While similar accusations might be found in other states, Idaho parents can’t see which day cares are the subject of these complaints.
Yet in Idaho, more than in most states, legislators place responsibility for choosing a good day care squarely on parents.
“I do not believe, nor do I think the majority of the Idaho Legislature truly believes, that it takes a village to raise a child,” said Sen. Gordon Crow, R-Coeur d’Alene. “I believe it takes parents to raise a child.”
Crow, who has a child in day care, was shocked to learn that details of serious child-care complaints were kept from the public.
But he would not commit to pushing for change without more proof of problems. He feared open records could harm day-care owners.
“I believe parents should make decisions based on the information they are given,” he said.
Legislators also take cues from state workers who insist children are safe.
“I’m not aware of any licensed day care where parents would have any fear of their children being abused,” said Dennis Coe, who works in child care for Health and Welfare.
But Cheryl Stafford, who founded an area day-care association that pushes to improve the quality of care, wonders how parents would ever know if their kids were in danger.
“When the records are hidden and there’s nobody regularly checking on us, it’s always going to look like there’s no problem,” she said.
Resistant to change
For years, Idaho legislators have resisted efforts to bolster day care rules or give Health and Welfare any serious enforcement authority.
It would add another layer of bureaucracy, cost more money, and could prove intrusive in family decisions, legislators say.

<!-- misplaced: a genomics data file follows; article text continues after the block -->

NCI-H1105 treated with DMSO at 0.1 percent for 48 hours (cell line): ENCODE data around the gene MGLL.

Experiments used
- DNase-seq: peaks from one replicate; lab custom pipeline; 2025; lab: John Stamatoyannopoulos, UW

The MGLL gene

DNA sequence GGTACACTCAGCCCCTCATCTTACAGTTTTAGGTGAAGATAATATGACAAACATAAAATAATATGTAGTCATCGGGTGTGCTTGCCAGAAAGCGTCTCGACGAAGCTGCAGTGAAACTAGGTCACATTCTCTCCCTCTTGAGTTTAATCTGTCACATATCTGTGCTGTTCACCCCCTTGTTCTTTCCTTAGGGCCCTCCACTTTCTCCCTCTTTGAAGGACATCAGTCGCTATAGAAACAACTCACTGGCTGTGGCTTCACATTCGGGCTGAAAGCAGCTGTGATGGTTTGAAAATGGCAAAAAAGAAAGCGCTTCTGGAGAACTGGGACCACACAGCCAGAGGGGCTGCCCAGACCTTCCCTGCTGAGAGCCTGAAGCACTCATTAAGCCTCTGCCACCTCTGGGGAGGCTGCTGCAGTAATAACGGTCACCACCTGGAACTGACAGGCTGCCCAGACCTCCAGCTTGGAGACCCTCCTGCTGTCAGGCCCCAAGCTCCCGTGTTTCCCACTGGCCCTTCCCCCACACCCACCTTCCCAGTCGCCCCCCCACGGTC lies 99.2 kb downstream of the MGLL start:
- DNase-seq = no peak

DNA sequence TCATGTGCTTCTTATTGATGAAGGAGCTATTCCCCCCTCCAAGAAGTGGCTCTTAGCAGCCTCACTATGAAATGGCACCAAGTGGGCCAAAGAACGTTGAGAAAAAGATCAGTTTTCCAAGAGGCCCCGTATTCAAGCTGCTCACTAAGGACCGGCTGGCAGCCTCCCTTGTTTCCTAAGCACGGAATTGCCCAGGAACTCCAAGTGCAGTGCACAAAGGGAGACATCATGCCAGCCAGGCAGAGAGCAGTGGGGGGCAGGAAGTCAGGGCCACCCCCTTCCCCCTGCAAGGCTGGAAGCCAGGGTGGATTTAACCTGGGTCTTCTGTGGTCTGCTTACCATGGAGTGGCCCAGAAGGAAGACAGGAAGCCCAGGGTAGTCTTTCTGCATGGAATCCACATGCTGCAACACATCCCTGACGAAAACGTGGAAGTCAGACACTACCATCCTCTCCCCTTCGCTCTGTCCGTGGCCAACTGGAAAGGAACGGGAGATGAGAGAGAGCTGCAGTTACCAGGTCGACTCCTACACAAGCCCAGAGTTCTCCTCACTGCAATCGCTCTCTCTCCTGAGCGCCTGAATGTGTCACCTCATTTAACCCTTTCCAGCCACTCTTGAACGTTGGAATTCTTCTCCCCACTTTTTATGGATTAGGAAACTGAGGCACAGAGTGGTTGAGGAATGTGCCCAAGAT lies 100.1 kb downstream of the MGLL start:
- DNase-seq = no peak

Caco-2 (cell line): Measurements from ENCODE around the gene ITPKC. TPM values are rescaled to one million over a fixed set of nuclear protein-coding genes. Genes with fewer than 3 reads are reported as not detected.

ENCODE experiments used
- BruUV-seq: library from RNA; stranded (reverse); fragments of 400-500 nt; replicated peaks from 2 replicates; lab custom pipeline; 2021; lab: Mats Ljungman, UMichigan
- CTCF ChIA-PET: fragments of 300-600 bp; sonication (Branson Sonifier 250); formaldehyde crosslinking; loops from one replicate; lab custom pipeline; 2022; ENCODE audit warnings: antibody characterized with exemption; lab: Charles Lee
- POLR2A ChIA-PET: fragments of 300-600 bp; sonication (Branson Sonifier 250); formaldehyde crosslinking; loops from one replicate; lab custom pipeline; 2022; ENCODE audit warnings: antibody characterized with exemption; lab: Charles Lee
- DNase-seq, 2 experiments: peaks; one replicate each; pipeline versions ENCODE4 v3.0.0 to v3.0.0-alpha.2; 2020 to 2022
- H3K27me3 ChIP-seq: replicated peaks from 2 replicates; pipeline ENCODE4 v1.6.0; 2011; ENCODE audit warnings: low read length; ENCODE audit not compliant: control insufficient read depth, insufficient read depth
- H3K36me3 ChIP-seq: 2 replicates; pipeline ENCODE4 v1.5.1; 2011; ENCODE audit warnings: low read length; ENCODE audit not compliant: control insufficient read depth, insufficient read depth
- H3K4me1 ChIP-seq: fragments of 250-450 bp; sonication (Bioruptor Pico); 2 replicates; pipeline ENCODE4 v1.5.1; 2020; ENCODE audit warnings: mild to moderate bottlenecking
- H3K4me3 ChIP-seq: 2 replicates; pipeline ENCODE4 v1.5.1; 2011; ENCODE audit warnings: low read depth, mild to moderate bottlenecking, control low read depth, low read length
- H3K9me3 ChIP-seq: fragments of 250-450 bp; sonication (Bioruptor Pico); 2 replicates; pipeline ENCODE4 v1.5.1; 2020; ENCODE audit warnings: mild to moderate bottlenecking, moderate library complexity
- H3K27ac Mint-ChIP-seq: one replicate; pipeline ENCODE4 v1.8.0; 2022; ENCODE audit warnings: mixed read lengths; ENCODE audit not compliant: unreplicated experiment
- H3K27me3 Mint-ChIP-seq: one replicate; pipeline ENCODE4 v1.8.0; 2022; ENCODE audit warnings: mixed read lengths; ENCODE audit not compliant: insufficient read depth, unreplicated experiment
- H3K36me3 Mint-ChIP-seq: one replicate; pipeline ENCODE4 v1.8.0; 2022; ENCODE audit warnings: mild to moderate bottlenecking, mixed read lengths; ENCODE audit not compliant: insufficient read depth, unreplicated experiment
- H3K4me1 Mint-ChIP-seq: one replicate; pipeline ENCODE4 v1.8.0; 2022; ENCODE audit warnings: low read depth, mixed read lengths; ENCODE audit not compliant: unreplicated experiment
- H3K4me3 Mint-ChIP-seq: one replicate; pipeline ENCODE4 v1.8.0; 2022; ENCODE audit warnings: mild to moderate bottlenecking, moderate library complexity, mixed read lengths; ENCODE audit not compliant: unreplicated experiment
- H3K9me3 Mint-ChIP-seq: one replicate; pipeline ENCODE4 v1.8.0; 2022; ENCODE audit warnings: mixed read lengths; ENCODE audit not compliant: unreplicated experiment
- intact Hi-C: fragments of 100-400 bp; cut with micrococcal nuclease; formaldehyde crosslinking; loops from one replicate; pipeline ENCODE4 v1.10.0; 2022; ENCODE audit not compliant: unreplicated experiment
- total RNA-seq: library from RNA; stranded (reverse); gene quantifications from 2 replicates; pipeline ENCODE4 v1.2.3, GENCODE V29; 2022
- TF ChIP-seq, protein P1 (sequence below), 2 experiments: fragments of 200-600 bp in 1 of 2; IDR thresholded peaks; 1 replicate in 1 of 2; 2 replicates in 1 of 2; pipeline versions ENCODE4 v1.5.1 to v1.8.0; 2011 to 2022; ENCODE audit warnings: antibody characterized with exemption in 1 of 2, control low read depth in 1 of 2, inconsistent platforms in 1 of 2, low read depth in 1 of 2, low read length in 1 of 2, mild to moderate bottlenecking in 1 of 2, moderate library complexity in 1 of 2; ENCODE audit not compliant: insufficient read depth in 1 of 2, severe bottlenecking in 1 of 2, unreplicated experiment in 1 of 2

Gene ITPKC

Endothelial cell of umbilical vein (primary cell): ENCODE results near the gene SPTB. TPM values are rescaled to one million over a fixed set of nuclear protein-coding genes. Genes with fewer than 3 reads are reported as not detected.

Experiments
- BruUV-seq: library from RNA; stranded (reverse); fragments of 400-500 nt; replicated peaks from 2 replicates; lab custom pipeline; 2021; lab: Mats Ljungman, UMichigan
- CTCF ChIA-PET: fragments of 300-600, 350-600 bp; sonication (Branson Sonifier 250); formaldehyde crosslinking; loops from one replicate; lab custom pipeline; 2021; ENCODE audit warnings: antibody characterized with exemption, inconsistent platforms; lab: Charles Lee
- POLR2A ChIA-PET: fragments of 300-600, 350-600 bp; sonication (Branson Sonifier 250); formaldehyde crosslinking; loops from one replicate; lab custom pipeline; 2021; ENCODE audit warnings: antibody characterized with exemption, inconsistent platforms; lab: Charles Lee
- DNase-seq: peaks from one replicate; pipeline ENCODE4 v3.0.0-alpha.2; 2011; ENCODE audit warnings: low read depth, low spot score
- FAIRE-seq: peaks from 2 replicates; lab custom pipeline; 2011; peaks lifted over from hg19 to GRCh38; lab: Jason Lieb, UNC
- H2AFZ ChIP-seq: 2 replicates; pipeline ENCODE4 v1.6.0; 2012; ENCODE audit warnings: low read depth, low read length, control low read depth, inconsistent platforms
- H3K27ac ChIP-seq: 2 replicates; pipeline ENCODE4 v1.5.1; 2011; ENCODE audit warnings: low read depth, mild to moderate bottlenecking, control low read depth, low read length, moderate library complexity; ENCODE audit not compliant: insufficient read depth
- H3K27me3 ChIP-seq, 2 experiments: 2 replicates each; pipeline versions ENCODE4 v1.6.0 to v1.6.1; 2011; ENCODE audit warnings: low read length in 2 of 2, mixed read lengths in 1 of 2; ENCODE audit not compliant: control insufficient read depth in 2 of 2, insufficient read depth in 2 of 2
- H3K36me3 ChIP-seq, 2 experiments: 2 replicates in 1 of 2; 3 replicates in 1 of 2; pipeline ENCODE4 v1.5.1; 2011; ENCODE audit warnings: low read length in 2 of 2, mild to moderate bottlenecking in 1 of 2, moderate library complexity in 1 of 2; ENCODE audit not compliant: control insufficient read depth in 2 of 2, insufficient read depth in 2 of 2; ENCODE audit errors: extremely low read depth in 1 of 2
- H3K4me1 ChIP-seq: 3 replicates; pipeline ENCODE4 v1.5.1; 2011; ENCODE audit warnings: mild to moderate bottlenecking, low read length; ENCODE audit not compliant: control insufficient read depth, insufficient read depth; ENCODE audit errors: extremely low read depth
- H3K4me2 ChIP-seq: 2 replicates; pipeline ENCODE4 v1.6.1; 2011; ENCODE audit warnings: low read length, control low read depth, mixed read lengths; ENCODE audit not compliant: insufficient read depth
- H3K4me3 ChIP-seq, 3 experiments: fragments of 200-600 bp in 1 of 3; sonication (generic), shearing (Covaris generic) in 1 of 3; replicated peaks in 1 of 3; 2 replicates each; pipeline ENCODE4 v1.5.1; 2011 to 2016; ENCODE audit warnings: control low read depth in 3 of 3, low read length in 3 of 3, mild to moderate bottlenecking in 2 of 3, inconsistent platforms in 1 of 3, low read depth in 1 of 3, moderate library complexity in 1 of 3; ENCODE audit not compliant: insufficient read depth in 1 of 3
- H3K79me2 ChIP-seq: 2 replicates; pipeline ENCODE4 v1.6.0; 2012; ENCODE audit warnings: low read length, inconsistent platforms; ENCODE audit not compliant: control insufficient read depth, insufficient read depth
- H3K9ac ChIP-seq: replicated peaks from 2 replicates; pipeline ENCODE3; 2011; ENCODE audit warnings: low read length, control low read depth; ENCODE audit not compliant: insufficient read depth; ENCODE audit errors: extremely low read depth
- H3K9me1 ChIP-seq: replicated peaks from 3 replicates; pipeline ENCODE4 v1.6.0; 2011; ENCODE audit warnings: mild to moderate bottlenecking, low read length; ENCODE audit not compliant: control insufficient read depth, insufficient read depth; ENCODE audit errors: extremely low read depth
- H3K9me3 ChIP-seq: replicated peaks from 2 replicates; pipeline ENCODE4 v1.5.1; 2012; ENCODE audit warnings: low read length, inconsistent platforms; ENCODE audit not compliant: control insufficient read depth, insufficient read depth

Currently, the state requires four hours of training a year, a health inspection and a fire inspection, and only performs surprise checks after receiving a complaint. Not until 1994 did the state require that workers receive CPR and first aid training.
“(Other legislators) wanted me to produce bleeding babies before they were interested in even talking about CPR,” said Barbara Chamberlain, a Democratic ex-legislator and childcare reform advocate.
The state started requiring FBI background checks for day-care owners only after a California child molester opened a center in Coeur d’Alene in the mid-1980s.
In 1994, the Legislature added background checks for day-care employees and all residents of in-home care centers after another child was molested in a Boise day care.
Legislators recently reduced the number of infants a single licensed day-care worker can care for from 12 to six. But they increased the number of school-age kids a single worker can care for from 12 to 18.
Idaho adults also can care for up to six children and not even get a license.
Slow to investigate
In recent years, parents have filed complaints accusing day cares of everything from inattentiveness, to verbal abuse, to having too few workers or using questionable disciplinary tactics. Unless a child is in immediate danger, the state typically investigates several days later.
As a result, inquiries frequently prove inconclusive, state workers admit. And when that happens, investigators still declare complaints invalid and seal the records. The public never learns an issue was raised.
“It’s pretty common for people to complain after having a dispute over a bill or something,” Coe said. “Most complaints sound worse to begin with than they are when you go out there.”